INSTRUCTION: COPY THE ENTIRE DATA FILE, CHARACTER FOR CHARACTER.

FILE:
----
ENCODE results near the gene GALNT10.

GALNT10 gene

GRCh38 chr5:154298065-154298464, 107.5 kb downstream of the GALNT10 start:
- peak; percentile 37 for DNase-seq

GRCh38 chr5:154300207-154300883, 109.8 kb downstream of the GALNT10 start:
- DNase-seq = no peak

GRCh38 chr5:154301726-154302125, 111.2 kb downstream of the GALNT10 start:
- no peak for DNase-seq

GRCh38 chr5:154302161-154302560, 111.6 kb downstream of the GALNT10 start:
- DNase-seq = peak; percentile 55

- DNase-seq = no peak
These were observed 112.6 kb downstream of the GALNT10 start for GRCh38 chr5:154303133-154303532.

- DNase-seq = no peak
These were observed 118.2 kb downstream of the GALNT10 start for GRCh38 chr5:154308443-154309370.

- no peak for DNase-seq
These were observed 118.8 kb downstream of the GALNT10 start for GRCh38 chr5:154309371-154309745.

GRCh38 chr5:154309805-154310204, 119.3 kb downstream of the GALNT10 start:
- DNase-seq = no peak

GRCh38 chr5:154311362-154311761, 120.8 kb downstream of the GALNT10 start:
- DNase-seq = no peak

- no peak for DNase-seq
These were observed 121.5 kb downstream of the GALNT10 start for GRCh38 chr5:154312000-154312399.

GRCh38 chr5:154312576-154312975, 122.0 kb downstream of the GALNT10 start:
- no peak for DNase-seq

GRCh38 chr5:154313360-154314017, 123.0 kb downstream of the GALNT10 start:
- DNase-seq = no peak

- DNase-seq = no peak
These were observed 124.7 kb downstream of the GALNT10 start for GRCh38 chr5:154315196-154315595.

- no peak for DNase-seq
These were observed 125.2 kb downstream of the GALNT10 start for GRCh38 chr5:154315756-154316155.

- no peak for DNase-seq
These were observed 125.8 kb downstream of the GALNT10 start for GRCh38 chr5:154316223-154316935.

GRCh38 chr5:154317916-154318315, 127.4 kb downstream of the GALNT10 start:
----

ENCODE results near the gene GALNT10.

GALNT10 gene

GRCh38 chr5:154298065-154298464, 107.5 kb downstream of the GALNT10 start:
- peak; percentile 37 for DNase-seq

GRCh38 chr5:154300207-154300883, 109.8 kb downstream of the GALNT10 start:
- DNase-seq = no peak

GRCh38 chr5:154301726-154302125, 111.2 kb downstream of the GALNT10 start:
- no peak for DNase-seq

GRCh38 chr5:154302161-154302560, 111.6 kb downstream of the GALNT10 start:
- DNase-seq = peak; percentile 55

- DNase-seq = no peak
These were observed 112.6 kb downstream of the GALNT10 start for GRCh38 chr5:154303133-154303532.

- DNase-seq = no peak
These were observed 118.2 kb downstream of the GALNT10 start for GRCh38 chr5:154308443-154309370.

- no peak for DNase-seq
These were observed 118.8 kb downstream of the GALNT10 start for GRCh38 chr5:154309371-154309745.

GRCh38 chr5:154309805-154310204, 119.3 kb downstream of the GALNT10 start:
- DNase-seq = no peak

GRCh38 chr5:154311362-154311761, 120.8 kb downstream of the GALNT10 start:
- DNase-seq = no peak

- no peak for DNase-seq
These were observed 121.5 kb downstream of the GALNT10 start for GRCh38 chr5:154312000-154312399.

GRCh38 chr5:154312576-154312975, 122.0 kb downstream of the GALNT10 start:
- no peak for DNase-seq

GRCh38 chr5:154313360-154314017, 123.0 kb downstream of the GALNT10 start:
- DNase-seq = no peak

- DNase-seq = no peak
These were observed 124.7 kb downstream of the GALNT10 start for GRCh38 chr5:154315196-154315595.

- no peak for DNase-seq
These were observed 125.2 kb downstream of the GALNT10 start for GRCh38 chr5:154315756-154316155.

- no peak for DNase-seq
These were observed 125.8 kb downstream of the GALNT10 start for GRCh38 chr5:154316223-154316935.

GRCh38 chr5:154317916-154318315, 127.4 kb downstream of the GALNT10 start: